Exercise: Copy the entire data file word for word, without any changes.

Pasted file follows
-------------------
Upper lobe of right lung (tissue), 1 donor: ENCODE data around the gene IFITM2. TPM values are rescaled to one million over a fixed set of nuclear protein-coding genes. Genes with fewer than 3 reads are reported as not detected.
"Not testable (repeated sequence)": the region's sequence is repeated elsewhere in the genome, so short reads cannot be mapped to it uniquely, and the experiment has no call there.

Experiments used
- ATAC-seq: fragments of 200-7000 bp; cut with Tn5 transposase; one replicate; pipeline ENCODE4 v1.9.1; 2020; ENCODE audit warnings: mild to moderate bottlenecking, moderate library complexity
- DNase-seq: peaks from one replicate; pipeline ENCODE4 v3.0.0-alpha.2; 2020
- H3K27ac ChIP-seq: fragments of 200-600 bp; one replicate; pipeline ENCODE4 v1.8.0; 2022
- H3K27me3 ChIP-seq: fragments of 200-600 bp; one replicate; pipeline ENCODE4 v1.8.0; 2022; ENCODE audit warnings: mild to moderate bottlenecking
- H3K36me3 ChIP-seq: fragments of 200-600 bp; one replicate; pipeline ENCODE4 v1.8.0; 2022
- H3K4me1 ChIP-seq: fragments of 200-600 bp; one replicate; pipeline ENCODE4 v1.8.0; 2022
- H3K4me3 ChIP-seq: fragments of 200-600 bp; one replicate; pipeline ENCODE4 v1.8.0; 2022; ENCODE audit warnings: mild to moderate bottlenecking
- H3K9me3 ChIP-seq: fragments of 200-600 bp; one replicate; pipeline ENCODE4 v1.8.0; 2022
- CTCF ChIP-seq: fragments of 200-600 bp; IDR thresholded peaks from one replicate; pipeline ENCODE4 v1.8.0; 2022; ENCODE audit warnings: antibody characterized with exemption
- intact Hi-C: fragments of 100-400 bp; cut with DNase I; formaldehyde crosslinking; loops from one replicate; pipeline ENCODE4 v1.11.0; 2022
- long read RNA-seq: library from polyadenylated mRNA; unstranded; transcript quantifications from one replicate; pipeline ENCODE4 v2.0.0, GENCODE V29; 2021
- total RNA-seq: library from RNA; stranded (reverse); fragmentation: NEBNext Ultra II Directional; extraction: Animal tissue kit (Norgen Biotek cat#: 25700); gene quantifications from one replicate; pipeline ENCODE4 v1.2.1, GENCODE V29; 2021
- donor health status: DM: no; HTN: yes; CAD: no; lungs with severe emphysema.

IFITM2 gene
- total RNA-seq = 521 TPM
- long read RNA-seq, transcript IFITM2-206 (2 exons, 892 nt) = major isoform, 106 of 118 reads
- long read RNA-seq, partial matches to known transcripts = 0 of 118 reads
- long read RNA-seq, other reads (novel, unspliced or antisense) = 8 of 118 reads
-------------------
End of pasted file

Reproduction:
Upper lobe of right lung (tissue), 1 donor: ENCODE data around the gene IFITM2. TPM values are rescaled to one million over a fixed set of nuclear protein-coding genes. Genes with fewer than 3 reads are reported as not detected.
"Not testable (repeated sequence)": the region's sequence is repeated elsewhere in the genome, so short reads cannot be mapped to it uniquely, and the experiment has no call there.

Experiments used
- ATAC-seq: fragments of 200-7000 bp; cut with Tn5 transposase; one replicate; pipeline ENCODE4 v1.9.1; 2020; ENCODE audit warnings: mild to moderate bottlenecking, moderate library complexity
- DNase-seq: peaks from one replicate; pipeline ENCODE4 v3.0.0-alpha.2; 2020
- H3K27ac ChIP-seq: fragments of 200-600 bp; one replicate; pipeline ENCODE4 v1.8.0; 2022
- H3K27me3 ChIP-seq: fragments of 200-600 bp; one replicate; pipeline ENCODE4 v1.8.0; 2022; ENCODE audit warnings: mild to moderate bottlenecking
- H3K36me3 ChIP-seq: fragments of 200-600 bp; one replicate; pipeline ENCODE4 v1.8.0; 2022
- H3K4me1 ChIP-seq: fragments of 200-600 bp; one replicate; pipeline ENCODE4 v1.8.0; 2022
- H3K4me3 ChIP-seq: fragments of 200-600 bp; one replicate; pipeline ENCODE4 v1.8.0; 2022; ENCODE audit warnings: mild to moderate bottlenecking
- H3K9me3 ChIP-seq: fragments of 200-600 bp; one replicate; pipeline ENCODE4 v1.8.0; 2022
- CTCF ChIP-seq: fragments of 200-600 bp; IDR thresholded peaks from one replicate; pipeline ENCODE4 v1.8.0; 2022; ENCODE audit warnings: antibody characterized with exemption
- intact Hi-C: fragments of 100-400 bp; cut with DNase I; formaldehyde crosslinking; loops from one replicate; pipeline ENCODE4 v1.11.0; 2022
- long read RNA-seq: library from polyadenylated mRNA; unstranded; transcript quantifications from one replicate; pipeline ENCODE4 v2.0.0, GENCODE V29; 2021
- total RNA-seq: library from RNA; stranded (reverse); fragmentation: NEBNext Ultra II Directional; extraction: Animal tissue kit (Norgen Biotek cat#: 25700); gene quantifications from one replicate; pipeline ENCODE4 v1.2.1, GENCODE V29; 2021
- donor health status: DM: no; HTN: yes; CAD: no; lungs with severe emphysema.

IFITM2 gene
- total RNA-seq = 521 TPM
- long read RNA-seq, transcript IFITM2-206 (2 exons, 892 nt) = major isoform, 106 of 118 reads
- long read RNA-seq, partial matches to known transcripts = 0 of 118 reads
- long read RNA-seq, other reads (novel, unspliced or antisense) = 8 of 118 reads